In general, with should be scoped as much as possible:

# good
stdenv.mkDerivation {
  buildInputs = [ openssl ]
    ++ (with xorg; [ libX11 libX11randar xinput ]);

# also good, just repetitive
stdenv.mkDerivation {
  buildInputs = [ openssl xorg.libX11 xorg.libX11randar xorg.xinput ];

# discouraged, now all of xorg is exposed everywhere
with xorg;

stdenv.mkDerivation {
  buildInputs = [ openssl libX11 libX11randar xinput ];

Common Mistakes


The space after : is required. Without a space, nix will parse the value as an url, and represent it as a string

nix-repl> :t x: x
a function

nix-repl> :t x:x
a string


Functions and lists use whitespace to do funcation application, however, list element delimination takes precedence over function application.

For example, if someone were to try and use optional python integration on a package, they may write something like:

  extraPackages = [
    somePackage.override { withPython = true; }

In this example, it's an array of two elements, somePackage.override is a function, and the other element is an attr set. This is more accurately represented as:

  extraPackages = [
    (somePackage.override) # type: Attr -> drv
    ({ withPython = true; }) # type: Attr

The correct usage of this would be:

  extraPackages = [
    (somePackage.override { withPython = true; }) # type: drv

Building a Nix Package

Building a package for nix can range from trivial to near impossible. Generally the difference between the two experiences is determined by how many assumptions the build process makes. Toolchains which have strong integrity guarantees (e.g. lock files) , and allow for offline builds are generally more nix compatible.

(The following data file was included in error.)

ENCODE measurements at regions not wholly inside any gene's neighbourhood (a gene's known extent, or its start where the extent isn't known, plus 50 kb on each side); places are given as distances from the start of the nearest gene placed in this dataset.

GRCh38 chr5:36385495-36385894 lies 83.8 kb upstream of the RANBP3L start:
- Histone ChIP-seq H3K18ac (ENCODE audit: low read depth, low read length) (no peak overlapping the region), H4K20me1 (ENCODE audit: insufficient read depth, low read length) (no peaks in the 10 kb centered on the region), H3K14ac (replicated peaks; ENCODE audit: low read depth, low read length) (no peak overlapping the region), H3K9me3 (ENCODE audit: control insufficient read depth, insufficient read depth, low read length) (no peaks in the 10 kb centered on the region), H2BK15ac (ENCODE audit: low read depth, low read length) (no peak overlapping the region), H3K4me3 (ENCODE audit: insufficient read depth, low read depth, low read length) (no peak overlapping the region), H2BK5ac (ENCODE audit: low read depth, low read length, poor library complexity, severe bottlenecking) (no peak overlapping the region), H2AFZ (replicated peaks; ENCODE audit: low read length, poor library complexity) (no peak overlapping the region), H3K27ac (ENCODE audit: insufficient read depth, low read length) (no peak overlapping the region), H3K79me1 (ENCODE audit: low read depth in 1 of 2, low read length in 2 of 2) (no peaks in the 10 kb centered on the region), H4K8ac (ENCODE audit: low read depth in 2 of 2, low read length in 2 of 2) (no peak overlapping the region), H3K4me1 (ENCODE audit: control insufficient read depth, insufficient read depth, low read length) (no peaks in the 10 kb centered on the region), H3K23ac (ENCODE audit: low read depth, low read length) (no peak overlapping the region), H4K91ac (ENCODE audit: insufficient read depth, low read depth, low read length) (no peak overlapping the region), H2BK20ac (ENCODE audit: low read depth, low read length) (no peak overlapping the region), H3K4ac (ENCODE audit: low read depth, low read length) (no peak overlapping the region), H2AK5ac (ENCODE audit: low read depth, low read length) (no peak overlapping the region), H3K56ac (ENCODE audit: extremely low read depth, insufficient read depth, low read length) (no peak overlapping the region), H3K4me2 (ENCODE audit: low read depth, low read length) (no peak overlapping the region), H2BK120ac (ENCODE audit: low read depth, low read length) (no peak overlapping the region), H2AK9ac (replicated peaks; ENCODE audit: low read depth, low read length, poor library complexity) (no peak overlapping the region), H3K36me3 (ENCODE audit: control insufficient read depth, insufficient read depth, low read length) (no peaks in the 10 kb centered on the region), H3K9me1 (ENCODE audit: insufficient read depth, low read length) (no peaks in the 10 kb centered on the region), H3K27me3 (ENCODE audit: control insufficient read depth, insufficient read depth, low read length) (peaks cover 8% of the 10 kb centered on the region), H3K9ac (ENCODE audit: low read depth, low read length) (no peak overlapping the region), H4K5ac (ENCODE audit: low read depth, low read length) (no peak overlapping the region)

Nix is language and toolchain agnostic. Support for many toolchains have been added to nixpkgs, but the nix build environment is very constrained so many <toolchain>2nix tools have arisen to try and bridge the gap in expectations.

Simple C program

Many fundamental unix tools are written in C, as it provides many benefits to system programmers. In this section we will cover how to compile and package a simple C application to demonstrate how the nix build process works.

Impure build and install

Given the example C program:

$ cat simple.c
#include <stdio.h>

void main() {
  printf("Hello from Nix!");

The build and installation of which on a traditional FHS system may look like:

# build
$ gcc simple.c -o hello_nix
# install
$ sudo cp hello_nix /usr/bin/hello_nix

However, let's see how this would be done in nix

Nix build

Implicit to the previous workflow, was the availability of the GNU C Compiler and the usage of the cp command. In many package repositories, usage of these tools is near universal; and forms the foundation for how to build most other software.

Although C compilers and GNU's coreutils (where cp comes from) have their own specific packages in nixpkgs, generally they are aggregated into a pseudo-package called stdenv in nixpkgs. The function stdenv.mkDerivation provides:

  • A nixpkgs-compatible wrapped C compiler (GCC on linux, Clang on MacOS)
  • GNU coreutils
  • A default "builder" script

stdenv will be covered in more detail in the next section.

A nixified version of the build would look like:

# simple.nix
  pkgs = import <nixpkgs> { };
  pkgs.stdenv.mkDerivation {
    name = "hello-nix";

    src = ./.;

    # Use $CC as it allows for stdenv to reference the correct C compiler
    buildPhase = ''
      $CC simple.c -o hello_nix

Nix defaults to a Makefile workflow unless specified otherwise. So stdenv will default to calling make install for the installPhase which will fail with No rule to make target 'install' so we need to also fix how nix will install the package.

$ nix-build simple.nix
this derivation will be built:
install flags: SHELL=/nix/store/3j918i1nbwhby0y38bn2r438rjhh8f4d-bash-5.1-p16/bin/bash install
make: *** No rule to make target 'install'.  Stop.
error: builder for '/nix/store/dbavzdq1idb0hvwdh7r9gfn2l52kvycf-hello-nix.drv' failed with exit code 2;

Nix install

The second glaring problem in the old workflow, is that we had a convention as to where to install the executable in /usr/bin/. But installing software in a central location is one the issues that nix is trying to solve. Instead, nix needs to install files on a per-package basis, thus where we need to install files will change for every package. So how do we know where to install files with nix?

Nix will bind the values defined in the derivation to environment variables inside of the nix build. The default "output" of a package is out, which will be bound to the hashed nix store path mentioned in the derivation section.

So an adjusted workflow would be:

# build
$ gcc simple.c -o hello_nix